A confounding factor with Japan is that the role of the Emperor (and by extension, the royal family) was very tightly entangled with the majority Shinto religion. Once the image of the Emperor got hijacked by the political leaders (who then decreed that whatever they decided on was the Will of the Emperor, even if the Emperor Himself tried to contradict them), to dissent was the same as blaspheming the Gods. Once that mindset set in to a good fraction of the populace, then there was no shortage of people who thought they would essentially go to Hell if they did not fight to victory or death--note the stories of soldiers who made suicide attacks when their unit was defeated.I'm not sure, I think (as in Nazi Germany) it was in the public conscience that acting in this way could not continue forever. To a certain extent, people were brainwashed into following ideology - especially in Germany's case, where after the death of Hitler and the invasion of the Allies from the West and Soviets from the East, the mindset of the populace became 'the game is up' - suddenly shame descended and ensured generations of Germans would find it hard to accept or justify the actions of their nation.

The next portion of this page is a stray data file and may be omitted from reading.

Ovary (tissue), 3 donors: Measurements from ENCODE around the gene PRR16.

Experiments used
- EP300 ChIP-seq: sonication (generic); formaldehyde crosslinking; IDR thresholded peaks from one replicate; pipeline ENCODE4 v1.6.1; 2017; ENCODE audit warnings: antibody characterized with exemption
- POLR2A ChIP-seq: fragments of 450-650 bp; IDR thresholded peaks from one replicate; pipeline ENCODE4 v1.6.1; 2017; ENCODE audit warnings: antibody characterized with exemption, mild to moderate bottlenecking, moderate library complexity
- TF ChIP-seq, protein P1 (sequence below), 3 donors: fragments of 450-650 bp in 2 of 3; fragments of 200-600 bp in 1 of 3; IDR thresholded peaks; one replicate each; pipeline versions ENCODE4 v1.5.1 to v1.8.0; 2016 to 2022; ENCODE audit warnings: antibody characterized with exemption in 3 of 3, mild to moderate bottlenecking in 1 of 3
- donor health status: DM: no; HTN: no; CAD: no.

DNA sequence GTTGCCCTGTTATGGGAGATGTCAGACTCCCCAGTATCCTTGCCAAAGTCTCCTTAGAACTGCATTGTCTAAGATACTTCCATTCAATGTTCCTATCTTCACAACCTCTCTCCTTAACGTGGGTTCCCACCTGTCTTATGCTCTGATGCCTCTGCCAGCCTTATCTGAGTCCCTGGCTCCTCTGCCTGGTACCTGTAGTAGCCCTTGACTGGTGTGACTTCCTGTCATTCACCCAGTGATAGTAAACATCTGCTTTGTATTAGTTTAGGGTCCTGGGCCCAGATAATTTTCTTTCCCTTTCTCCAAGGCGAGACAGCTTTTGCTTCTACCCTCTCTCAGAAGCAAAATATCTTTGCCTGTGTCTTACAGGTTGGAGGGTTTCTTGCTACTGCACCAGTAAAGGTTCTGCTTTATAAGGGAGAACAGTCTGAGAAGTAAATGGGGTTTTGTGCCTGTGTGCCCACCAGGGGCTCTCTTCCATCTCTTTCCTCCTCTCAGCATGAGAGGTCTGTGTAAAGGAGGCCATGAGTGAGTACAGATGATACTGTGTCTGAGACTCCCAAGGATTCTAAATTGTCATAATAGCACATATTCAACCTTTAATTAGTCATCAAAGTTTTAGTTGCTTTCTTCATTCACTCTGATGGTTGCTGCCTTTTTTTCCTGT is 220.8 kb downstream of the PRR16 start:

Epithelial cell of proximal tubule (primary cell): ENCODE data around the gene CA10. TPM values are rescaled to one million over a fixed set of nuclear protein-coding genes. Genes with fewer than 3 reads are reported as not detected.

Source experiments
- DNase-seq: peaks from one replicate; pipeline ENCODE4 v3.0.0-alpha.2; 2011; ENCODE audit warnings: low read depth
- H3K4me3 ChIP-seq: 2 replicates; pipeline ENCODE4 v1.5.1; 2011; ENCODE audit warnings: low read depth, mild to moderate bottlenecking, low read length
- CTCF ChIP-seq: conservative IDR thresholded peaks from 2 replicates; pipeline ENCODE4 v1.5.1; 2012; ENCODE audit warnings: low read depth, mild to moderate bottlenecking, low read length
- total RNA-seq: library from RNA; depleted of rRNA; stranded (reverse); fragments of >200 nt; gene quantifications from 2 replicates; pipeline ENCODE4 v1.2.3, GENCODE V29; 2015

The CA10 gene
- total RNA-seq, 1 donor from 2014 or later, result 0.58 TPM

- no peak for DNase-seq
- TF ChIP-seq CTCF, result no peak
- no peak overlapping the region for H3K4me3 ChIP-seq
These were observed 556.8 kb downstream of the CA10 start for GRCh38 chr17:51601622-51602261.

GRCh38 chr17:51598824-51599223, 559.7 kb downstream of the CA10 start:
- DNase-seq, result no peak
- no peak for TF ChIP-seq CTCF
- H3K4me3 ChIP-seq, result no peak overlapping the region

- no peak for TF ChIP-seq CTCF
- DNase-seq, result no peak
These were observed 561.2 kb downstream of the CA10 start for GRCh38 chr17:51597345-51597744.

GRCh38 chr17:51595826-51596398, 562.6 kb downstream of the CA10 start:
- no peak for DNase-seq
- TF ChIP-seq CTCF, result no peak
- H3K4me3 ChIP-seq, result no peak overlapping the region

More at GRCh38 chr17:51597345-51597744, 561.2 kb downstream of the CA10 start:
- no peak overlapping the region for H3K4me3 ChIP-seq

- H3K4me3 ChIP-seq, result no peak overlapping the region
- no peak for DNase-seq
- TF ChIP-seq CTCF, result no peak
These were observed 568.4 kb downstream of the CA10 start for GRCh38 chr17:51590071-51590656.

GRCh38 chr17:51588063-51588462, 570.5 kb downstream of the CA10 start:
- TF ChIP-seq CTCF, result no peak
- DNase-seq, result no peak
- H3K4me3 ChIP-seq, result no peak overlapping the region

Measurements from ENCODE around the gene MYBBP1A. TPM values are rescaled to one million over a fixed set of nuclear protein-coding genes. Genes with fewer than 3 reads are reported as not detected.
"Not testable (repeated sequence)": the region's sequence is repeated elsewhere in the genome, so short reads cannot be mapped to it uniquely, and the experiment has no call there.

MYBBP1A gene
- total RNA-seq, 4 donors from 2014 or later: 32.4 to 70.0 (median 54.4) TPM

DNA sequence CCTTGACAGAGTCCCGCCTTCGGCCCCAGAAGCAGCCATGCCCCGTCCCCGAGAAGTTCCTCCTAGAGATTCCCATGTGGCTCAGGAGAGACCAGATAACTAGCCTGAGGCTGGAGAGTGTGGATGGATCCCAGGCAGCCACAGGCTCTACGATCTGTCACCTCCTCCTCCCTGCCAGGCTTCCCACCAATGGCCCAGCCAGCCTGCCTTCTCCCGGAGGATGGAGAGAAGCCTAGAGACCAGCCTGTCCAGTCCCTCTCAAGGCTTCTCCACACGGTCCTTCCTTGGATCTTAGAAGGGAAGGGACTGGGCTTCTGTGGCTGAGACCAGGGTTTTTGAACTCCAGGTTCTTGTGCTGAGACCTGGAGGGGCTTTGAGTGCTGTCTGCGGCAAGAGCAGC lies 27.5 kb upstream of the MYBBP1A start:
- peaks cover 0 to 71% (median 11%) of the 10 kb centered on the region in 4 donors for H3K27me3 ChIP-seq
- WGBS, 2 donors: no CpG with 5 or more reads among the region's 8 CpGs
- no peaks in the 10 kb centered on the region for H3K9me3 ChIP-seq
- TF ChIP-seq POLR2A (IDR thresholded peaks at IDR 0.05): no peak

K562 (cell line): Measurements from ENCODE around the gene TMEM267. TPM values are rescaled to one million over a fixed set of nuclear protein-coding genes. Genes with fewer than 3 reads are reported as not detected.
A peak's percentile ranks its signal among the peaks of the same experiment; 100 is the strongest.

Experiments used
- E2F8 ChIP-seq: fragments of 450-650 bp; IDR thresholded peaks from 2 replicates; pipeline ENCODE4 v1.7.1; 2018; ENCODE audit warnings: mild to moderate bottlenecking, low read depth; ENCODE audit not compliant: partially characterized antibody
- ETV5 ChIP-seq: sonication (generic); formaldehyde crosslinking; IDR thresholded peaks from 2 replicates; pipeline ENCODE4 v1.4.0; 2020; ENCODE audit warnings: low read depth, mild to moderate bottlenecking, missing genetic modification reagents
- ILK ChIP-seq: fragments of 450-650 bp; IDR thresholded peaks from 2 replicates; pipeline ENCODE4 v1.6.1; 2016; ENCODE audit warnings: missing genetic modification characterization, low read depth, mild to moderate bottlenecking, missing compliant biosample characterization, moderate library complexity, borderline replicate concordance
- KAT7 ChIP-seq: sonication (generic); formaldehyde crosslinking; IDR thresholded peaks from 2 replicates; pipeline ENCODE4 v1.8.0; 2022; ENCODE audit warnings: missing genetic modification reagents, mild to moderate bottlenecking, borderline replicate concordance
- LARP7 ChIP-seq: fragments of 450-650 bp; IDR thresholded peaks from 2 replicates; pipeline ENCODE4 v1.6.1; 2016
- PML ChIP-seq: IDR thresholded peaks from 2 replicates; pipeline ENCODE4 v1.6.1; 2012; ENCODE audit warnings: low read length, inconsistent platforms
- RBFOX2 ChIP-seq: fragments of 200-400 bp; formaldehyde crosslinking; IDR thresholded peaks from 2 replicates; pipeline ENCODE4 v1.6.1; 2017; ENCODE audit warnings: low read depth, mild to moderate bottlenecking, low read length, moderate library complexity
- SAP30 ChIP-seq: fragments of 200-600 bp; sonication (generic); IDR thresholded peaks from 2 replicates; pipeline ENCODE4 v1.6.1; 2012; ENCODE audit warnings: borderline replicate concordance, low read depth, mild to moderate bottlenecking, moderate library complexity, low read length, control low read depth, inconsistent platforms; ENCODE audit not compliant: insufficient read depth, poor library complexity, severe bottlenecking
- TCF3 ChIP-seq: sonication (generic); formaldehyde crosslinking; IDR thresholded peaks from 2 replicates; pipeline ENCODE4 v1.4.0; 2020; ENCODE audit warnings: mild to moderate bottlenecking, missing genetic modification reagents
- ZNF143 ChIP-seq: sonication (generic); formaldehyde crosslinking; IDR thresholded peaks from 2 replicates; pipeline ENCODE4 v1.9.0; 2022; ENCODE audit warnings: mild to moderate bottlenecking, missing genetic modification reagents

I can't second guess whether or not the Japanese people would act in the same way, but I think after the devastation of two atomic attacks, then a hypothetical third on the capital, would likely leave the nation on its knees - perhaps not in surrender, but in no way to fight.